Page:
If you are planning to spend a few days, you should know that the area is filled with interesting sites to see. After all, we are on the banks of the mythical Draa valley, a valley so often followed by the caravans coming from or heading over the dunes into Sudan, the word used to designate the black kingdom south of the Sahara. The lodge invites you to discover the palm grove of Zagora either on foot or on a mountain bike, to roam around adobe villages in the shade of the palms in the middle of the palm or hide and seek around Ksar Tissergat and its wells of light, a village built almost entirely underground. The nearby Kasbah of Amezrou reminds the rich Jewish presence in the area, controlling the silver manufacturing and trading. Only 12 families were left when they decided to flee Amezrou for Israel back in 1956. The small synagogue can still be visited, illuminated by a skylight during the day. At the bottom of it was placed the Torah in a niche, and small holes are drilled into the walls where the kippas were once deposited. Tamegrout , the potters village, is where the locals make and export throughout the country their famous and unmistakably green pottery. It is also the siege of one of the most prestigious zaouïas ( Islamic school ) in North Africa, containing nine century old manuscripts, valuable scientific treatises , religious books dating from the Andalusian golden age and flourished Korans .
But perhaps the most interesting is to travel back in time, hop on a camel and have an intimate tête- a – tête picnic on the banks of Sacred Oasis, with white tablecloth and silverware. Now just lay back on the sand, close your eyes for a second and imagine the caravan traders reaching the source of water after weeks of navigating the relentless sea of dunes. For those short on time that can’t do without the bliss of spending a night in the Sahara, good news is on the way. Soon, a small plane flight (only the pilot, 2 passengers and their luggage) will carry the few lucky ones from Marrakech over the snowcapped peaks of the Atlas Mountains into the desert for a stay at Azalai Luxury Camp. To be continued…
5. FLY IN A HOT AIR BALLOON OVER MARRAKECH
Waking up on your holidays at 5 AM has to be for a good reason. Especially when you have to convince your other half to follow your example. Or the children if it is a family holiday. Seeing the ‘red city’ , the Berber dwars and the millennia old palm grove. From above. 400 meters high. Is that a good reason ? We think it is. If you are worried about catching up on your sleep, know that the whole affair will be wrapped up by 11 AM and you can have a snooze by the pool back at your Riad in Marrakech , after an early lunch. If this is not a romantic way to surprise your loved one(s), well, we don’t know what is. Especially considering the choice to take a normal flight or have the more high- end option of having the balloon all for yourselves with nothing more than the pilot and the butler filling your glasses with champagne while you take in the panorama.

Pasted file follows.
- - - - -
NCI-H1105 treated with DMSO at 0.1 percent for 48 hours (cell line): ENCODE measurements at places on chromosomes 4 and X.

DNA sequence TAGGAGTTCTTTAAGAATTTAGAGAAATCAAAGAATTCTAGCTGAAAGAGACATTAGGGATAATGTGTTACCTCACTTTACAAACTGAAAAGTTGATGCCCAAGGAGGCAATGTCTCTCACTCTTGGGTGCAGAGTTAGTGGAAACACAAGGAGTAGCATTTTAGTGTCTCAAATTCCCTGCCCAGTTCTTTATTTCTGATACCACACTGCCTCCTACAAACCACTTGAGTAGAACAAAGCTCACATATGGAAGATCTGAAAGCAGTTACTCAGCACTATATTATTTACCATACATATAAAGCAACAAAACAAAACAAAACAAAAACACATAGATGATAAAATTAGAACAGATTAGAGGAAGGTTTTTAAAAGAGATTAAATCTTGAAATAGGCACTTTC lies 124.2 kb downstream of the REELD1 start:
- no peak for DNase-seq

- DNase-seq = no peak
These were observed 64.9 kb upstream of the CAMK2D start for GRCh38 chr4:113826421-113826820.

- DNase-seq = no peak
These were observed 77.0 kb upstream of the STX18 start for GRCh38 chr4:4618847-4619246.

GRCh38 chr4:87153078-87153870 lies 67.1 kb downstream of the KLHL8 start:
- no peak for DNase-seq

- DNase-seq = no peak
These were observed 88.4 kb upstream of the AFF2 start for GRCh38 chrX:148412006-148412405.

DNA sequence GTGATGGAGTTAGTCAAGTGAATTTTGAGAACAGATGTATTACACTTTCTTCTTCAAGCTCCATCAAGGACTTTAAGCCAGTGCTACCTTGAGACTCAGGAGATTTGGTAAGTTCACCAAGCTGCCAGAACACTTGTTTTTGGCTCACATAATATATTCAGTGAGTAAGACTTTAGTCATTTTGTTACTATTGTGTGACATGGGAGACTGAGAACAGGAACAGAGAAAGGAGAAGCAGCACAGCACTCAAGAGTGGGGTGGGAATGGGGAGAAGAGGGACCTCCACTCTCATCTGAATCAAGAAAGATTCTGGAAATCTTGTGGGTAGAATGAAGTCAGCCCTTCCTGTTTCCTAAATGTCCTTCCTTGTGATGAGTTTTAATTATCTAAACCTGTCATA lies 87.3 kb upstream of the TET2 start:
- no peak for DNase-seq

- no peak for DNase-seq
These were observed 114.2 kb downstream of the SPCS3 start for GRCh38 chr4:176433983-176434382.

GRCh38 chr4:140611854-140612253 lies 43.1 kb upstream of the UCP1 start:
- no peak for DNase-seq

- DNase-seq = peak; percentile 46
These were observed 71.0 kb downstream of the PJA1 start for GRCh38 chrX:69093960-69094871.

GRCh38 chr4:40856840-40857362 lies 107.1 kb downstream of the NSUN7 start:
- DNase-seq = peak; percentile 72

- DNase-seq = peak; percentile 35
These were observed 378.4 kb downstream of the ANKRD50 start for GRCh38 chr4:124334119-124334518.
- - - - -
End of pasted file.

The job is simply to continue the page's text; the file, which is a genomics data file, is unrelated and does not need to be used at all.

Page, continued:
Making it to the meeting point just after dusk, you get picked up by a spotless 4x4 and driven to the palm grove where the team starts filling the balloon. Once the gas bottles and burners are set up inside the basket, they check to see if there is no gas escape, place the basket on the side and attach the actual parachute. Then the inflation begins. The powerful fan draws cold air inside the envelope. The pilot turns on the burners which heat up the air inside. Meanwhile the assistants help keeping the hot air balloon down. The last tests are being performed: the panel opening parachute, on board panels, radio tests , then passengers can come on board : the preparations are finished. The pilot continues to heat up the balloon – it must reach a temperature close to 100 ° C at the top of the envelope.
Finally, the order is given by the pilot: " RELEASE ALL ! " All aids release the cords at the same time. Everyone is holding their breath. The moment is magical as the journey begins. For those who remained on the ground, the show is fabulous. For those on board, it is both fascinating beauty and adrenaline. This delightful sensation of floating in the Moroccan sky, suspended inside a balloon quickly replaces the initial surprise of the vertical takeoff.
During the trip, many questions are asked while everyone raves about the beauty of Morocco below and the pleasant feeling of having left all their problems on the ground. Seen from here, everything becomes more beautiful and the everyday worries seem all but important. The red adobe villages below contrast with the lush green of the palm groves and other olive farms, while in the distance the Atlas Mountains show off their majestic peaks covered in snow. Soon enough it is time to think about the landing. The pilot chooses a flat area and starts the approach after having explained to the passengers what to do upon making contact with the ground. With a bit of luck, there is no wind and we have what we call a ‘kiss landing’. If the wind picks up, we may get dragged along a few meters. What better after the flight, then to enjoy a mint tea and talk about the sensations we just experienced? The 4x4 tour takes us to one of the small Berber villages we just flew over and discover the enticing Moroccan hospitality by having a mint tea with Moroccan pastries or freshly- baked bread dipped in olive oil.